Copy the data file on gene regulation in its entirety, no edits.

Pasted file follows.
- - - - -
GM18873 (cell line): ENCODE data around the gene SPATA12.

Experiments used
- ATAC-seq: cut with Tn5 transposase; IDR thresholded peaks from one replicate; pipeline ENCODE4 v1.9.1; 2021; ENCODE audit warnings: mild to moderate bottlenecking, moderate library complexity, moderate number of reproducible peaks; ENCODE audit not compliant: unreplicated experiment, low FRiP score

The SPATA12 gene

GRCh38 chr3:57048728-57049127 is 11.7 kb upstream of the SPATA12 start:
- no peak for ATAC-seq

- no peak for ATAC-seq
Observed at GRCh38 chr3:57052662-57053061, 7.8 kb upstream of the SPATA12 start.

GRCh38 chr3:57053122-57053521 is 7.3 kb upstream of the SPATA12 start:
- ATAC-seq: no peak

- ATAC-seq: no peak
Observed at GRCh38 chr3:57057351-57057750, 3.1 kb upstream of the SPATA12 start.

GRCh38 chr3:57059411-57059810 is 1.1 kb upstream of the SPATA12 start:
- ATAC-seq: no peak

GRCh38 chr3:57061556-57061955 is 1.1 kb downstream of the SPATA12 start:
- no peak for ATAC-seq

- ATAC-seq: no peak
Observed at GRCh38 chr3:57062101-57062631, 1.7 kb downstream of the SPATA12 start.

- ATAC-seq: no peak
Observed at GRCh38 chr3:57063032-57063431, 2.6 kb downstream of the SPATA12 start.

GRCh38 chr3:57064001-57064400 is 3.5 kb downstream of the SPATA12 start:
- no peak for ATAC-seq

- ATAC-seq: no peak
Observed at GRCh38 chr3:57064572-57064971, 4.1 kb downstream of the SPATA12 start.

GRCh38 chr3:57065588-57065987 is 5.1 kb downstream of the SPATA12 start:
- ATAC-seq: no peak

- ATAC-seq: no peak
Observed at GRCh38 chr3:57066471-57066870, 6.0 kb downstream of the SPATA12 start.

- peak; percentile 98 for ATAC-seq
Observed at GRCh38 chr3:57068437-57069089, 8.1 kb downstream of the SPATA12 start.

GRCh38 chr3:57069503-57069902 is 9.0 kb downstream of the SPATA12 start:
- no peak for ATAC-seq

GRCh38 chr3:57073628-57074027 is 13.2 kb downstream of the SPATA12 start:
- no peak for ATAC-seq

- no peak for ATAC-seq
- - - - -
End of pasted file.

GM18873 (cell line): ENCODE data around the gene SPATA12.

Experiments used
- ATAC-seq: cut with Tn5 transposase; IDR thresholded peaks from one replicate; pipeline ENCODE4 v1.9.1; 2021; ENCODE audit warnings: mild to moderate bottlenecking, moderate library complexity, moderate number of reproducible peaks; ENCODE audit not compliant: unreplicated experiment, low FRiP score

The SPATA12 gene

GRCh38 chr3:57048728-57049127 is 11.7 kb upstream of the SPATA12 start:
- no peak for ATAC-seq

- no peak for ATAC-seq
Observed at GRCh38 chr3:57052662-57053061, 7.8 kb upstream of the SPATA12 start.

GRCh38 chr3:57053122-57053521 is 7.3 kb upstream of the SPATA12 start:
- ATAC-seq: no peak

- ATAC-seq: no peak
Observed at GRCh38 chr3:57057351-57057750, 3.1 kb upstream of the SPATA12 start.

GRCh38 chr3:57059411-57059810 is 1.1 kb upstream of the SPATA12 start:
- ATAC-seq: no peak

GRCh38 chr3:57061556-57061955 is 1.1 kb downstream of the SPATA12 start:
- no peak for ATAC-seq

- ATAC-seq: no peak
Observed at GRCh38 chr3:57062101-57062631, 1.7 kb downstream of the SPATA12 start.

- ATAC-seq: no peak
Observed at GRCh38 chr3:57063032-57063431, 2.6 kb downstream of the SPATA12 start.

GRCh38 chr3:57064001-57064400 is 3.5 kb downstream of the SPATA12 start:
- no peak for ATAC-seq

- ATAC-seq: no peak
Observed at GRCh38 chr3:57064572-57064971, 4.1 kb downstream of the SPATA12 start.

GRCh38 chr3:57065588-57065987 is 5.1 kb downstream of the SPATA12 start:
- ATAC-seq: no peak

- ATAC-seq: no peak
Observed at GRCh38 chr3:57066471-57066870, 6.0 kb downstream of the SPATA12 start.

- peak; percentile 98 for ATAC-seq
Observed at GRCh38 chr3:57068437-57069089, 8.1 kb downstream of the SPATA12 start.

GRCh38 chr3:57069503-57069902 is 9.0 kb downstream of the SPATA12 start:
- no peak for ATAC-seq

GRCh38 chr3:57073628-57074027 is 13.2 kb downstream of the SPATA12 start:
- no peak for ATAC-seq

- no peak for ATAC-seq